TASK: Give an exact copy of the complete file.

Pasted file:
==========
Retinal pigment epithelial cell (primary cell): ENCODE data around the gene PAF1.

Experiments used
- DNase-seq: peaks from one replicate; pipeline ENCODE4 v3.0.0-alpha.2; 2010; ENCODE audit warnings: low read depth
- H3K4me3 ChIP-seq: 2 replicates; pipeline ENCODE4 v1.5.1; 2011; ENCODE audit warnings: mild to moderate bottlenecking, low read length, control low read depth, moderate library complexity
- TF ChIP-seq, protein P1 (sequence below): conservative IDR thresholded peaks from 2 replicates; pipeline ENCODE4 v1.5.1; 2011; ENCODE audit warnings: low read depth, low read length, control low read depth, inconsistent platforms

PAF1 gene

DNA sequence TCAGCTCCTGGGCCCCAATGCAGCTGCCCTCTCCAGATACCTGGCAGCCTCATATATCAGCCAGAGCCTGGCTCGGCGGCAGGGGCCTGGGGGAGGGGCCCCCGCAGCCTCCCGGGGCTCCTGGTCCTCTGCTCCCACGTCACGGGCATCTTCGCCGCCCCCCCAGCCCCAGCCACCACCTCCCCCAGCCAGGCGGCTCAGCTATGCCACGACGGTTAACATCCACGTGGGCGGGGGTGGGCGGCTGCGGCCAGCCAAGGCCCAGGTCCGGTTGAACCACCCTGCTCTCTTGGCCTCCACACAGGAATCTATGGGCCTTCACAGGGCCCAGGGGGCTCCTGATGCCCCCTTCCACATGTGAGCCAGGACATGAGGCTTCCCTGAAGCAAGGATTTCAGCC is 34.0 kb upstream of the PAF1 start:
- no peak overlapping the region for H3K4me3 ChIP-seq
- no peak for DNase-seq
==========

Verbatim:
Retinal pigment epithelial cell (primary cell): ENCODE data around the gene PAF1.

Experiments used
- DNase-seq: peaks from one replicate; pipeline ENCODE4 v3.0.0-alpha.2; 2010; ENCODE audit warnings: low read depth
- H3K4me3 ChIP-seq: 2 replicates; pipeline ENCODE4 v1.5.1; 2011; ENCODE audit warnings: mild to moderate bottlenecking, low read length, control low read depth, moderate library complexity
- TF ChIP-seq, protein P1 (sequence below): conservative IDR thresholded peaks from 2 replicates; pipeline ENCODE4 v1.5.1; 2011; ENCODE audit warnings: low read depth, low read length, control low read depth, inconsistent platforms

PAF1 gene

DNA sequence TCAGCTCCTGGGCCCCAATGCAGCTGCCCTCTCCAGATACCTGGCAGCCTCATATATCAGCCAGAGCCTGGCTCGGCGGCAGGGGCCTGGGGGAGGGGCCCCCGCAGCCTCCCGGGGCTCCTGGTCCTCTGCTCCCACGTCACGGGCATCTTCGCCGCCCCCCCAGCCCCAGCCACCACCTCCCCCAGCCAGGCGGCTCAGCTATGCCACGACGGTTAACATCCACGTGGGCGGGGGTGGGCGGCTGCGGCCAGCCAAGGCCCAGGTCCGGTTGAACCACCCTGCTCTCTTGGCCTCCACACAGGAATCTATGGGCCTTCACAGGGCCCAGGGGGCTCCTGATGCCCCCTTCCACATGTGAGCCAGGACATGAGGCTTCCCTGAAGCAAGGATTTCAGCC is 34.0 kb upstream of the PAF1 start:
- no peak overlapping the region for H3K4me3 ChIP-seq
- no peak for DNase-seq